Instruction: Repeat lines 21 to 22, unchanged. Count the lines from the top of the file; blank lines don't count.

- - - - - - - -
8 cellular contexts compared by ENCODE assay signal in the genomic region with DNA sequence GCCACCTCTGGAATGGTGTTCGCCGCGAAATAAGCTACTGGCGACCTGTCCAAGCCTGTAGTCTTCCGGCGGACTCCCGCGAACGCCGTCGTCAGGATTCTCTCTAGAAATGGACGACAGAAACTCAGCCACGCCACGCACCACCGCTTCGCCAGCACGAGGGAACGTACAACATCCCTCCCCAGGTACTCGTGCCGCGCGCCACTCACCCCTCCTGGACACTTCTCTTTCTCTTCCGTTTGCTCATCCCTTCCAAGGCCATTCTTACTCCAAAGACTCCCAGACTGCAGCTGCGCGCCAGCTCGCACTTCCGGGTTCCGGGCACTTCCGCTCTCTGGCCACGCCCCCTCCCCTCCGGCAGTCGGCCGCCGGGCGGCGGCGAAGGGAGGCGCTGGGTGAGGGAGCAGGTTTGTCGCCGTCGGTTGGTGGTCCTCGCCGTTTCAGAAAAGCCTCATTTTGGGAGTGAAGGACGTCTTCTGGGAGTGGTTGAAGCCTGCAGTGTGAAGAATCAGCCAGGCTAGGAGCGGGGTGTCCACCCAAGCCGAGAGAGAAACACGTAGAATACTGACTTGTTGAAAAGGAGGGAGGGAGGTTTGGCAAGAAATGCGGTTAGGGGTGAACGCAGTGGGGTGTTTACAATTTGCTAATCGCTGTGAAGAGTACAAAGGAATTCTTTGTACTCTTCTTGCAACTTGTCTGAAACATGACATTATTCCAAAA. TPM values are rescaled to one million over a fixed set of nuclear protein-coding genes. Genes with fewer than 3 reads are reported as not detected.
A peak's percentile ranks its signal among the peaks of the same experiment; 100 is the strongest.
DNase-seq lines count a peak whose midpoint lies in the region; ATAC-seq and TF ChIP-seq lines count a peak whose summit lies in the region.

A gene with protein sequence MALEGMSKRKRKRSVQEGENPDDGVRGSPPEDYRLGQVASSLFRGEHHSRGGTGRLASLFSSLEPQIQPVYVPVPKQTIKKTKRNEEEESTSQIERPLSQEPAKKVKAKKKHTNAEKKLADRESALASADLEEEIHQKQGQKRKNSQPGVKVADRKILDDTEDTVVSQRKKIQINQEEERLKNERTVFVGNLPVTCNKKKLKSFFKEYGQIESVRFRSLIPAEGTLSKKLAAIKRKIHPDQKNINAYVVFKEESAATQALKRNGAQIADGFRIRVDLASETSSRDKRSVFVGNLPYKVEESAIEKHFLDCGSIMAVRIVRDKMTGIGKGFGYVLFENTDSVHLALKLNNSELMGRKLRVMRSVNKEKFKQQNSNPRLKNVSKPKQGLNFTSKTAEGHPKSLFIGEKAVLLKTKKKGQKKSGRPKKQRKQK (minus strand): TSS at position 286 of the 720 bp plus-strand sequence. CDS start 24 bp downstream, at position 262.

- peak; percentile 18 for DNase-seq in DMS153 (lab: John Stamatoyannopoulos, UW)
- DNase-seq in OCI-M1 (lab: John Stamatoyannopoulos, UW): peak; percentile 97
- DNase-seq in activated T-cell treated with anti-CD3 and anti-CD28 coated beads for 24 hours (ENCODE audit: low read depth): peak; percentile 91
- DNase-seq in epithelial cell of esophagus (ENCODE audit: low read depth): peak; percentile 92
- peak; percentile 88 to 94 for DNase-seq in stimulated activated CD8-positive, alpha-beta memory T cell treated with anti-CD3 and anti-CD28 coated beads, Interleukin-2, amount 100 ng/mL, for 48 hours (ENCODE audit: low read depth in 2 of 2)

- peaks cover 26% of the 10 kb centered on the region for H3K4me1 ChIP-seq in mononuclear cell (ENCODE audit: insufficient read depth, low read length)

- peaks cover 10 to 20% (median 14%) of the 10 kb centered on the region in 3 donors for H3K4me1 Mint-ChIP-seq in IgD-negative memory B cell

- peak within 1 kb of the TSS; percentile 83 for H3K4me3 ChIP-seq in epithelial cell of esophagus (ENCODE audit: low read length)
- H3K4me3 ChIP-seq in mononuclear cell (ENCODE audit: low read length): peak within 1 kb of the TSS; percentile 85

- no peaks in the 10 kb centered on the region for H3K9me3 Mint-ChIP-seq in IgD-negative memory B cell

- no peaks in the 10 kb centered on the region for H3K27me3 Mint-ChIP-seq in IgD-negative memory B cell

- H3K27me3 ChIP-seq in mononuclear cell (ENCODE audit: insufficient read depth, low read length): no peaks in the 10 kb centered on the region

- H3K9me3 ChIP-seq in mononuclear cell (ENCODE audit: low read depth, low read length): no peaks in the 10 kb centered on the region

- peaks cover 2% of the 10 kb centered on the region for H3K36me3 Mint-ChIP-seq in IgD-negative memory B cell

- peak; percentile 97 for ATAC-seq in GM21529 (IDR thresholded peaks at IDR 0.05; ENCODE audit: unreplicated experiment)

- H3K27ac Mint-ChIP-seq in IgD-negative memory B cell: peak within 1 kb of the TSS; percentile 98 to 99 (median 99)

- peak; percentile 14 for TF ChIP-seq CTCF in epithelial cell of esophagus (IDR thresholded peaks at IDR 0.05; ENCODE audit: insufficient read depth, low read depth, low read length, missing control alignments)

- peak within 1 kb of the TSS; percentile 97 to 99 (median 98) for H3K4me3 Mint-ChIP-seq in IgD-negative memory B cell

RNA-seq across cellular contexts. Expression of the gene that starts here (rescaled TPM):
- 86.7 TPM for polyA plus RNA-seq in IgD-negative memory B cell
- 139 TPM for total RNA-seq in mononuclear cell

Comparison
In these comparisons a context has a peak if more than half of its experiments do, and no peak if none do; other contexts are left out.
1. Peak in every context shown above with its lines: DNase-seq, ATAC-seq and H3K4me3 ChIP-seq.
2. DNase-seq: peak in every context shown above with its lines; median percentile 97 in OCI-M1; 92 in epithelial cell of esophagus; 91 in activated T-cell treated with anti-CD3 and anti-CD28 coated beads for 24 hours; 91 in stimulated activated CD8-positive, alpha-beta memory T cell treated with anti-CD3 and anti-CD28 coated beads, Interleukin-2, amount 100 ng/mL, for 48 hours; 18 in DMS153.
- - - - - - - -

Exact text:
- peak; percentile 14 for TF ChIP-seq CTCF in epithelial cell of esophagus (IDR thresholded peaks at IDR 0.05; ENCODE audit: insufficient read depth, low read depth, low read length, missing control alignments)

- peak within 1 kb of the TSS; percentile 97 to 99 (median 98) for H3K4me3 Mint-ChIP-seq in IgD-negative memory B cell